Our review of Stranded, published April 8th, 2009, is also available.
The greatest survivor story of the year
The British Empire offers David Robinson some iron bracelets and a luxury cruise to the penal colony of Australia on the seven years to life plan. Not wanting him to get scurvy alone, the family travels along. After Ye Olde Perfect Storm, the Robinsons find themselves lost at sea. All except son Jacob, whom they entrusted to First Officer Blount when he abandoned them and ship, like the bilge rat he is. As luck would have it, Tom Hanks let the timeshare on his Cast Away island paradise lapse, and they stake a claim to it before the tourists arrive. Papa Rob sees starvation, the lack of sanitary facilities, and prickly heat as tests from God. The rest of the family sees their skeletons bleaching in the tropical sun. They befriend a native called Natuktuk, or Ator, or Calpurnia (something like that), who teaches them that life on a desert island doesn't have to be all venomous snake bites and raging dysentery, even if there are no monkey butlers. After a Norm Abrahams' crash course in bamboo prefabrication, they construct a split level tree house and plantation, complete with beasts of burden and biting flies. Over the next seven years, as the family explores the concept of boredom, Jacob is raised by Blount to become a bloodthirsty pirate, as that was his major at the Naval Academy. When fate, and the 2 hour and 30 minute mark of the movie brings everyone together again, it's a battle of wits, wills, and wooden sticks as the Robinson's stand their ground, and the cutthroat buccaneers stumble around a lot.
While this movie is called Stranded it should have really been entitled The Neverending Story. It just goes on FOREVER. At over three hours, there is plenty of time for step by step instruction on how to chop down a tree, how to eat a mango, and how to contract malaria. This is like no version of Swiss Family Robinson you have ever seen, literally. This movie borrows the classic characters and the basic plot outline, and mutates them into an odd tale of faith, survival, non-erotic male bonding, and pirate booty, set on a pre-colonial Club Med. While the acting is decent (Blount, played by Roger Allam, is a despicable standout), as characters, the Robinsons are as compelling as bleached driftwood. And the sea bandits looks like they're waiting for Adam Ant to show up and sing "Stand and Deliver." You know you're in trouble when not one, not two, but THREE characters in the film grab hornpipes and make like Zamphir for inordinately long stretches of time. The locales are indeed lovely to look at, but there is no drama, no suspense, and frankly, no reason for this film to exist. Stranded is yet another rethinking that should have stayed un-thunk. If offers nothing new in the retelling except tedium.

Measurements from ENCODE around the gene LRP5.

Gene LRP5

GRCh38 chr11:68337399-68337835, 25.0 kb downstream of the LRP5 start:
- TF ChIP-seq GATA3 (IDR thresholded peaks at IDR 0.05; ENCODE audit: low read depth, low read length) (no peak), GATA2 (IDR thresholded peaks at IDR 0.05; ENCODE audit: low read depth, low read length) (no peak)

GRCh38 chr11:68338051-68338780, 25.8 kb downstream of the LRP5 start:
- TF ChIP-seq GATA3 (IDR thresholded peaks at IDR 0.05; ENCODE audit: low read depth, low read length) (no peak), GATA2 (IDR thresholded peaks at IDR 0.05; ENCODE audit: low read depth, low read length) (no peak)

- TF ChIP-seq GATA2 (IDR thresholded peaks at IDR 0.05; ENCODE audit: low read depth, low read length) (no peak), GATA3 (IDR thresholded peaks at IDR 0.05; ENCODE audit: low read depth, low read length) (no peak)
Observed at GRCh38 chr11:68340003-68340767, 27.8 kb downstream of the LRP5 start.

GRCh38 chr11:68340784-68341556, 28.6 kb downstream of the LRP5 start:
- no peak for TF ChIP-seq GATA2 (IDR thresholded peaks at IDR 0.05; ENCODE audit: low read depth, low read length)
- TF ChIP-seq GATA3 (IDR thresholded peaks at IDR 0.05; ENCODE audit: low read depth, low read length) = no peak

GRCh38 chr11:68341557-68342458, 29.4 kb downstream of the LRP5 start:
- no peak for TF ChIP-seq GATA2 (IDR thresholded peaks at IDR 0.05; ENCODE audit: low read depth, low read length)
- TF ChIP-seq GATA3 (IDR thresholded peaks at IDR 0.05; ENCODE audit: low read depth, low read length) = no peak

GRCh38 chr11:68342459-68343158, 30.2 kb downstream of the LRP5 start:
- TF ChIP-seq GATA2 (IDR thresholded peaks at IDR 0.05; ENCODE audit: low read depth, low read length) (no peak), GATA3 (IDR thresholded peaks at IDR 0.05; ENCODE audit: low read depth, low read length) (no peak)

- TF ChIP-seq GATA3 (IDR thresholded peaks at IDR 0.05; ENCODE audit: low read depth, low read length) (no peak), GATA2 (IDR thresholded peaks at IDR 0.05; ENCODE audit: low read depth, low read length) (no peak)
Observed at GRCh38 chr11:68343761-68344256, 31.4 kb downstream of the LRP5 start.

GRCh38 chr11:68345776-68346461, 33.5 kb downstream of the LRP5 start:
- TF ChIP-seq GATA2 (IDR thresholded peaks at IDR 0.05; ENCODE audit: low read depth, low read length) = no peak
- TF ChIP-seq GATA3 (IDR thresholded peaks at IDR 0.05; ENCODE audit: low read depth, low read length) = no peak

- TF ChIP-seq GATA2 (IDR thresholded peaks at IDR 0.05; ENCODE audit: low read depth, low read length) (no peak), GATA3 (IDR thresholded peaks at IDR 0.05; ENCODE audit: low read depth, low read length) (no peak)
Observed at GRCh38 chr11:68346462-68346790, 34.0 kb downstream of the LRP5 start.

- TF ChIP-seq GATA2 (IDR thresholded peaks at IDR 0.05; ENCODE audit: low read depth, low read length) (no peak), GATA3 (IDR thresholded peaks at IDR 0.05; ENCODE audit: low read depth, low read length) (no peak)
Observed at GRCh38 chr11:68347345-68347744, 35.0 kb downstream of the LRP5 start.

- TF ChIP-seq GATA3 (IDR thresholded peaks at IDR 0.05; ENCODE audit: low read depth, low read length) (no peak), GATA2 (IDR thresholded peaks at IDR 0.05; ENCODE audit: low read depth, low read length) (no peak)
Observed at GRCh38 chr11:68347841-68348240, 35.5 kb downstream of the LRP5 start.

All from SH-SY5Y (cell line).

This DVD is the very definition of a no-frills affair. You get NOTHING here besides the movie. The widescreen, anamorphic picture is just fine: clear, colorful, and very detailed, though in a couple of scenes there is some mild artifacting. The digital sound is also good (but not surround, as the case is labeled), and proves very atmospheric in the wide-open locations utilized in the production. But with nothing else included, Stranded must stand alone on the value of its feature presentation. Unfortunately this is one episode of Victorian Survivor so lackluster, so un-involving in its plot details, characterization, and (minimal) action, that instead of being voted off the island, it should be forced to let the classic that it cannibalized have a little snack at its expense. Stranded is exactly how your patience will feel after digesting this watered down world.
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